The conference is the first indication that the White House could back its urban policy office with the kind of muscle that Obama suggested during his campaign, before the economic collapse. He called for a new kind of urban policy to address cities and also their suburbs, and urban advocates hoped that this could be a focus of his administration’s economic development approach.
From the article, it sounds like administration is intent on first gathering best practices from municipalities, states and various federal agencies:
Those gathered Monday will consider local initiatives that could become best practices to emulate, with the goals of increasing the competitiveness, sustainable development and opportunity of metropolitan regions.
The conference is to present an interdisciplinary approach to urban issues and include the heads of the Departments of Labor, Transportation, and Housing and Urban Development, and of the Environmental Protection Agency, and the Small Business Administration.
We’ll be anxiously awaiting the outcomes of the sessions and the Administration’s vision for a national urban policy. Perhaps most interesting will be to compare some of the findings and ideas with the conversations we heard at the Berlin Smarter Cities summit and the recently published report from IBM’s Institute of Business Value, “A vision of smarter cities.”
Thanks to CEOs for Cities for the heads up on this article.
Abu Dhabi has established its leadership position by launching the Masdar Initiative.The Masdar Initiative driven by the Abu Dhabi Future Energy Company (Masdar), is a global cooperative platform for the open engagement in the search for solutions to some of mankind’s most pressing issues: energy security, climate change and the development of human expertise in sustainability.
Part of the initiative is quite some technology research on the use of power, transportation as well as various pilot programs.
“Why don’t these agencies talk to each other?!” You don’t have to live in a major metropolis to live the frustration of systems that seem vitally interconnected, but aren’t.
Yet as Dr. Irving Wladawsky-Berger shared in a recent post, “until recently, we did not have the proper technologies and tools so we can begin to analyze, model and attempt to optimize the city as a holistic system. Advances in technology, as well as in our understanding of complex systems are making that now possible, although we are still in the very early stages” (emphasis added).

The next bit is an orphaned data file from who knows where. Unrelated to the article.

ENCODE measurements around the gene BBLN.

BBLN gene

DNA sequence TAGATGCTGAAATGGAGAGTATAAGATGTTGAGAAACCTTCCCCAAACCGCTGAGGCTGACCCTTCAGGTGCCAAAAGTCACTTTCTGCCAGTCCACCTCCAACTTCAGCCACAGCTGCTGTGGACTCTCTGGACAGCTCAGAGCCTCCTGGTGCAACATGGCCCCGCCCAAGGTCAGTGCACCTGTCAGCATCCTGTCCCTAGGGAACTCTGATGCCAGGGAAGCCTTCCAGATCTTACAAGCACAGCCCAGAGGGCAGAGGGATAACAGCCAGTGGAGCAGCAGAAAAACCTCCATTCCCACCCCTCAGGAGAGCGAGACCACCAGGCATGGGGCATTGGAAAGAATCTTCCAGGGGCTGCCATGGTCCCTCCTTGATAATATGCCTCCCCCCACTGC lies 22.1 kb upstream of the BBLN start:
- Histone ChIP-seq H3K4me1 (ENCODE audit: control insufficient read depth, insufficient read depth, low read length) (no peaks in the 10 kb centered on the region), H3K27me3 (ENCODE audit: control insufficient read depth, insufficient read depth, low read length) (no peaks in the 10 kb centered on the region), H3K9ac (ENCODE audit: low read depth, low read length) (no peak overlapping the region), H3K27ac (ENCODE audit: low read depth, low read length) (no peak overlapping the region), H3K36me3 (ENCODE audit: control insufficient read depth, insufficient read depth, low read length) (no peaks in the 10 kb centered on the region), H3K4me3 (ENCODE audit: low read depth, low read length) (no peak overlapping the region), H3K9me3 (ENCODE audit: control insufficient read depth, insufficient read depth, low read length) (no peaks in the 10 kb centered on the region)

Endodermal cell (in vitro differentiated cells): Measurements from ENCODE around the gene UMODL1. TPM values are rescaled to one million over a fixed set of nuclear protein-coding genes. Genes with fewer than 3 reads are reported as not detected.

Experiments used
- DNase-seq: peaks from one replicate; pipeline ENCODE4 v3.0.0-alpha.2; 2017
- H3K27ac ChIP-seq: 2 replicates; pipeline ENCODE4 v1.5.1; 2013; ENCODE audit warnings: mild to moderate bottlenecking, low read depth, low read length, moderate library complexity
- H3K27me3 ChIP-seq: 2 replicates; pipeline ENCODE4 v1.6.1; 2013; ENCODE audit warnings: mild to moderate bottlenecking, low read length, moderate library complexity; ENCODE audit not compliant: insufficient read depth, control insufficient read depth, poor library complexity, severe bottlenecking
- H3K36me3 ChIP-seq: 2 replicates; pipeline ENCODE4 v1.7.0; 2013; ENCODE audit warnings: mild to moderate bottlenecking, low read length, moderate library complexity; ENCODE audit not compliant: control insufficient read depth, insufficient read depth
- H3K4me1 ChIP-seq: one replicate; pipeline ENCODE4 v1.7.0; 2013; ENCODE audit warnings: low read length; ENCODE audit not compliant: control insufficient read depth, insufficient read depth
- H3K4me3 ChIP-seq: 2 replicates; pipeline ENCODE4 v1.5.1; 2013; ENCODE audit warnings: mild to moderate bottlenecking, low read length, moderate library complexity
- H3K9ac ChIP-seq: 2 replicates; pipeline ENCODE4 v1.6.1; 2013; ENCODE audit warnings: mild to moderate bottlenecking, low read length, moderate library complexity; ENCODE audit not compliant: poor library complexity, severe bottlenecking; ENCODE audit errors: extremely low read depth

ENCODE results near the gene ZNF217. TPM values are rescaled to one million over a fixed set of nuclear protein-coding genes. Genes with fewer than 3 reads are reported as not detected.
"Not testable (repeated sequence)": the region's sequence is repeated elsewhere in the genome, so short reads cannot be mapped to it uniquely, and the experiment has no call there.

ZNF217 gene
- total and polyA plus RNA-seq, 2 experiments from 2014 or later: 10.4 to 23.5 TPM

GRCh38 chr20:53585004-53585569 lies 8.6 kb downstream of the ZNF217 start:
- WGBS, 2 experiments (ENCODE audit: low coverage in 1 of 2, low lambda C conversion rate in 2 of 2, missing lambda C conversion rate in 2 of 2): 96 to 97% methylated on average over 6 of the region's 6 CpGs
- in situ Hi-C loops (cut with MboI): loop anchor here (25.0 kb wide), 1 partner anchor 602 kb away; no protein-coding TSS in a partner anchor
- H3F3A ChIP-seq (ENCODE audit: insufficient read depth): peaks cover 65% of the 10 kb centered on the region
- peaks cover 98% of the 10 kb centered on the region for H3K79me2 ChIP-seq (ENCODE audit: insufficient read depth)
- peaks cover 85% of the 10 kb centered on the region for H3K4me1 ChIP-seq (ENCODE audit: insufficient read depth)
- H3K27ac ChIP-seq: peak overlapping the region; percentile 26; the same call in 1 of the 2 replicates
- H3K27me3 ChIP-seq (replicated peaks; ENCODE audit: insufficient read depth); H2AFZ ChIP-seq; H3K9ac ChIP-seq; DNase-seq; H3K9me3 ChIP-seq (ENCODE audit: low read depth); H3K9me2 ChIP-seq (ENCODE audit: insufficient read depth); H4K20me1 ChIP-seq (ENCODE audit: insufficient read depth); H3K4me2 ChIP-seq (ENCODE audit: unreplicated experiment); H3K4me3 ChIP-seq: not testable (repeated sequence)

Dr. Wladawky-Berger explores the different systems cities will use to grow and distinguish themselves: its infrastructure, its business, and its people.
But, in the end, the top asset of a city is its human capital, – its ability to attract and retain talented people. Doing so requires attention to a number of basic human services, like education, health care and public safety. But it also includes a rich variety of social, community and cultural services that will appeal to the people and families from all over the world that the city wants to attract, both as residents and visitors.
He further suggests that it’s more than just smart management of a city’s systems: it’s specialization in the things that matter most to its residents, and these things will vary from city to city, around the world.
Cities are hardly homogeneous. Each city has its own unique style and character, reflecting the key values that its citizens and their elected leaders choose to emphasize. The style and character of a city are particularly important in our increasingly global, mobile world. While poorer people will clearly go to those cities and regions where they can best get a job and earn a living, those with more education, marketable skills or financial means will choose to live in those places that offer them and their families the quality of life they are looking for. These are clearly the kind of talented, entrepreneurial and innovative people that cities are increasingly competing to attract.
What will your city be when it grows up? And what can a city’s leaders … and its citizens … do now towards those goals? Many cities are defining a new vision, and as Irving summarized from his Berlin experience, “The challenges are enormous, but so are the opportunities to now do something about them.”
Smarte Ideen gibt es überall… Jetzt ist es an der Zeit, diese umzusetzen. Erstaunlich, wie wenig Fläche benötigt wird, um Energie für die gesamte Welt zu produzieren. Klar, technologisch sicher sehr herausfordernd - sowohl die Installation als auch die Verteilung - aber dafür gibt es doch viele helle Köpfe :-)